Seventy-two million. In 2030, that’s the expected population aged 65 and older. That represents almost one in five Americans.
As more and more baby boomers reach retirement age, the United States is experiencing a shortage of people trained to meet the unique needs of older adults. In an effort to help close this gap, the Gamma Upsilon chapter of UMass Boston’s Sigma Phi Omega national gerontology honor society sponsored a Careers in Aging Week event at UMass Boston.
The April 8 event featured a career panel and luncheon for interested students, adult learners, faculty, career counselors, and others. Panelists included Jane Saczynski, PhD, assistant professor of medicine at UMass Medical School; Suzanne Leveille, PhD, RN, director of the PhD Program in Nursing at UMass Boston; Emily Shea, commissioner of the Boston Commission on Affairs of the Elderly; and Andrea Cohen, CEO at HouseWorks.
Panelists shared their own education and career trajectories and offered their advice to students considering a career in the aging field. Although the details of their backgrounds and guidance tips for students varied per person, there were many common threads.
First, panelists acknowledged that gerontology is a multidisciplinary field and, among the four panelists, they have had educational backgrounds or work experience in cognitive psychology, epidemiology, family studies, human development, nursing, physiology, public affairs, public health, public policy, and sociology/social work.
Second, they acknowledged the broad range of career opportunities available in academia, advocacy, community-based organizations, health care and caregiving, housing, nonprofits, and public affairs/public policy, and research.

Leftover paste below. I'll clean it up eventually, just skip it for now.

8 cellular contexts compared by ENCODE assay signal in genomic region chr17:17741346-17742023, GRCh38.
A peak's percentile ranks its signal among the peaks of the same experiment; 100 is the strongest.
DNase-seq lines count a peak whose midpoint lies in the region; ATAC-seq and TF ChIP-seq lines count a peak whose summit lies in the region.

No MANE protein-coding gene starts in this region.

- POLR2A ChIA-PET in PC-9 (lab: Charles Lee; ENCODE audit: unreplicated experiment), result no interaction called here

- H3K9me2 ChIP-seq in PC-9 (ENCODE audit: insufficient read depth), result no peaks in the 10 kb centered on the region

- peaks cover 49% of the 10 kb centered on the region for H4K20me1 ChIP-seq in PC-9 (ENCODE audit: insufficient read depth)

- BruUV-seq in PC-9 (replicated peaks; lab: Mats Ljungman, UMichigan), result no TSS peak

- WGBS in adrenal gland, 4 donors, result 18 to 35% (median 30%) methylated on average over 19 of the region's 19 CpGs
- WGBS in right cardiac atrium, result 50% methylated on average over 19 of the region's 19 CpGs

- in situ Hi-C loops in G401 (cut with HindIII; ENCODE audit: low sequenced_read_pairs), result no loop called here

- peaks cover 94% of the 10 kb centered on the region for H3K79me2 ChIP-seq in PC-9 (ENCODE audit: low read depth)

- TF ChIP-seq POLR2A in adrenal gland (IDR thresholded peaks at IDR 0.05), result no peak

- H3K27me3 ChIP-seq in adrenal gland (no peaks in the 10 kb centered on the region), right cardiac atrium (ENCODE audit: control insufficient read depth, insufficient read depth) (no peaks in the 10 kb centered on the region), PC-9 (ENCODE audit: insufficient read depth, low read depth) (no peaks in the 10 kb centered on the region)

Next, they offered sage advice for future gerontologists about collaborations.
“Find a mentor and develop and maintain good networks,” noted Jane Saczynski, “including peer mentors in your classes and workplaces.”
Several noted that, due to the interdisciplinary nature of the aging field, that students should broaden their training with electives outside their academic major.
Suzanne Leveille suggested that future aging specialists “embrace opportunities to work with innovators−people who develop and test new programs.” She also noted, “You never get the job you love right away. So do an internship, gain practical experience, volunteer, and attend informational interviews” until that perfect job comes along.
Entrepreneur Andrea Cohen wrapped up the panelists’ presentation with advice on choosing a specialty within the field of aging services, committing to a cause, and taking risks.
In the end, despite different paths taken, it was evident that all four panelists shared a passion, commitment, and joy for their work.
The event was sponsored by the undergraduate Gerontology Program at the College of Public and Community Service, the Office of Career Services and Internships, the Graduate Student Assembly, the Sigma Theta Tau International Honor Society of Nursing; and the Department of Gerontology, the Gerontology Institute, and the Osher Lifelong Learning Institute at the John W. McCormack Graduate School of Policy and Global Studies.